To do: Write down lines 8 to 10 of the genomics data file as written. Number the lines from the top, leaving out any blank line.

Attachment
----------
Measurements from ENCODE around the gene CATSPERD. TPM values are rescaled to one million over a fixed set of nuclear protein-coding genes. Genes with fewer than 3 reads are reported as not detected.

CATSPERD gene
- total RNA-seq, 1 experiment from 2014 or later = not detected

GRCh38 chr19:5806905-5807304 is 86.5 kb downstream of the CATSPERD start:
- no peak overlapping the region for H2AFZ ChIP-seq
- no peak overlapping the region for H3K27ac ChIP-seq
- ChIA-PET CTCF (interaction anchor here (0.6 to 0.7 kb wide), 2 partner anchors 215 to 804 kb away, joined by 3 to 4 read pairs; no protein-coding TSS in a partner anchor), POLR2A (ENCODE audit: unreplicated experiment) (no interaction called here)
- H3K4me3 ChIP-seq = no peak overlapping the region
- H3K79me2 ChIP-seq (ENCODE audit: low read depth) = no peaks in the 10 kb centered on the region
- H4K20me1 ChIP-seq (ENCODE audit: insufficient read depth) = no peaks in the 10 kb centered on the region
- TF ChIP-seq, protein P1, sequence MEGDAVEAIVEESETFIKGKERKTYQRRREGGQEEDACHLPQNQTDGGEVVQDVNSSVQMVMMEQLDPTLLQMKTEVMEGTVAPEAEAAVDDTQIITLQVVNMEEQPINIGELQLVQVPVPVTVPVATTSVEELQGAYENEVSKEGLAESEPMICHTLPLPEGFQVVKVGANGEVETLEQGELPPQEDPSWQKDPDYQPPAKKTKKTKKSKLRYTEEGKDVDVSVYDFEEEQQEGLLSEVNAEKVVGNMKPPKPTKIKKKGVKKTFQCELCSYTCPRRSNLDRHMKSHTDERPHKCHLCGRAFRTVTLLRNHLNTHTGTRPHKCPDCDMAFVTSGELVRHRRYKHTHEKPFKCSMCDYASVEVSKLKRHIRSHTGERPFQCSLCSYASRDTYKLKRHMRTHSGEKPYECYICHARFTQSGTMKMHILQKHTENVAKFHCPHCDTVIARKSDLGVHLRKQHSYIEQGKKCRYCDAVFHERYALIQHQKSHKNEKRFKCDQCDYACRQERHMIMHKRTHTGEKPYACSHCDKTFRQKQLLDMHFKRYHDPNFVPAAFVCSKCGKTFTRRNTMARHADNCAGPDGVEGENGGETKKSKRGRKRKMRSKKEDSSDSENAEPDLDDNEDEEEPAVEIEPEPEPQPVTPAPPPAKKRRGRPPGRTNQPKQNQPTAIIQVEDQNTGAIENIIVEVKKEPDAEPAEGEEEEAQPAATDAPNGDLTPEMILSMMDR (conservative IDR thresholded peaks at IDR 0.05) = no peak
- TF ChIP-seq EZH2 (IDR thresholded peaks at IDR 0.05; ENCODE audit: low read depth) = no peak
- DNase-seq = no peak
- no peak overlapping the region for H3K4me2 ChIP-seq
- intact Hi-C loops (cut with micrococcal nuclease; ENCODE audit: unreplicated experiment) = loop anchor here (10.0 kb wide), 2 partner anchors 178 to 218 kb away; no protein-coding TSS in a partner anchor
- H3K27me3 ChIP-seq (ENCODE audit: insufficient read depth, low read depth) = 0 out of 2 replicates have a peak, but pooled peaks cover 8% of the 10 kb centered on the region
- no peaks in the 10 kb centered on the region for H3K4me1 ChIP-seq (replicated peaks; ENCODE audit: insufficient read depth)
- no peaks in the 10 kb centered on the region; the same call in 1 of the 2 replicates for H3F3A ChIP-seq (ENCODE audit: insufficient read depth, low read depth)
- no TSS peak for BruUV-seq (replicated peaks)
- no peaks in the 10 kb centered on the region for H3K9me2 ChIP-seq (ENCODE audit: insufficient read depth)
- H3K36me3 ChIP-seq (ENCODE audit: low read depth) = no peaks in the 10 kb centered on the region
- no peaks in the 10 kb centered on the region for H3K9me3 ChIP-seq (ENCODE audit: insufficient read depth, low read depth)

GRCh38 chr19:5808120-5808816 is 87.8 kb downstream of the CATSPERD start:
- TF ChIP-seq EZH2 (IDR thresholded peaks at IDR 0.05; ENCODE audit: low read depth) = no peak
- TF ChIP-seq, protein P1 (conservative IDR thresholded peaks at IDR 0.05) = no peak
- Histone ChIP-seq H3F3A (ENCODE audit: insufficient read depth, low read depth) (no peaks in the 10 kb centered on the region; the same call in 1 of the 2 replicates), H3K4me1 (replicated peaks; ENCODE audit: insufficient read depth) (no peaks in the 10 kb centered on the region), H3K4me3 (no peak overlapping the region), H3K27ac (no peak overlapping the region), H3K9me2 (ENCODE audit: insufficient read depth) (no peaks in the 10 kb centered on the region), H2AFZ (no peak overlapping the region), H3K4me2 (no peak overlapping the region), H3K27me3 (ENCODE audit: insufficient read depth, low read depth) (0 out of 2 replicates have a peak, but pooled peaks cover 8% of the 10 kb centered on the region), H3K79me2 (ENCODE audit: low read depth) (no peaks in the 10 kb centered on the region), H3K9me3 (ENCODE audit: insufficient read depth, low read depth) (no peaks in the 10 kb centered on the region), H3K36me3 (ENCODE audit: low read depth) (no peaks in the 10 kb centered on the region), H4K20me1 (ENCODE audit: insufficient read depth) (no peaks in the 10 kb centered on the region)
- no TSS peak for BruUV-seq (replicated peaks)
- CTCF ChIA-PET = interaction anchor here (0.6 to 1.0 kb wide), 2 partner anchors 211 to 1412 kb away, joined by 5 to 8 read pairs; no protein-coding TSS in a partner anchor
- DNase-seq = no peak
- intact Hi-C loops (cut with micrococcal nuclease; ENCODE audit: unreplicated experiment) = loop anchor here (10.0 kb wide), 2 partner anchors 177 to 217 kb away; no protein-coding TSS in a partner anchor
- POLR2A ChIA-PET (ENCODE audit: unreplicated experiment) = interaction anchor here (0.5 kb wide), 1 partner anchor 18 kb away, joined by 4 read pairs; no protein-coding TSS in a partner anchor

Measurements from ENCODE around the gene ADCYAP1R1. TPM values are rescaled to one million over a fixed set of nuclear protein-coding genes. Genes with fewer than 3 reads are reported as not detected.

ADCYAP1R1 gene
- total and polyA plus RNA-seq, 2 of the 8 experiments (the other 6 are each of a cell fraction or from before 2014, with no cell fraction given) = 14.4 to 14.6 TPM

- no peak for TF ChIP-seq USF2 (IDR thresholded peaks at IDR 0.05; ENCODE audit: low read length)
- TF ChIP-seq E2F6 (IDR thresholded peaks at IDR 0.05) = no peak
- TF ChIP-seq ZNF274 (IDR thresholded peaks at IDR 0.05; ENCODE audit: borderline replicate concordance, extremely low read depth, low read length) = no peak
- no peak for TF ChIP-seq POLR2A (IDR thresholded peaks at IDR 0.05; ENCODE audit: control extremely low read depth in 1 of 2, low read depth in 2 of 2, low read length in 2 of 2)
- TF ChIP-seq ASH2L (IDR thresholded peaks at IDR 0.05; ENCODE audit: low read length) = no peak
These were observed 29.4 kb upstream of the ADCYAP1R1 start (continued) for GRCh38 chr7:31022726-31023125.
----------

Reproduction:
- H3K4me3 ChIP-seq = no peak overlapping the region
- H3K79me2 ChIP-seq (ENCODE audit: low read depth) = no peaks in the 10 kb centered on the region
- H4K20me1 ChIP-seq (ENCODE audit: insufficient read depth) = no peaks in the 10 kb centered on the region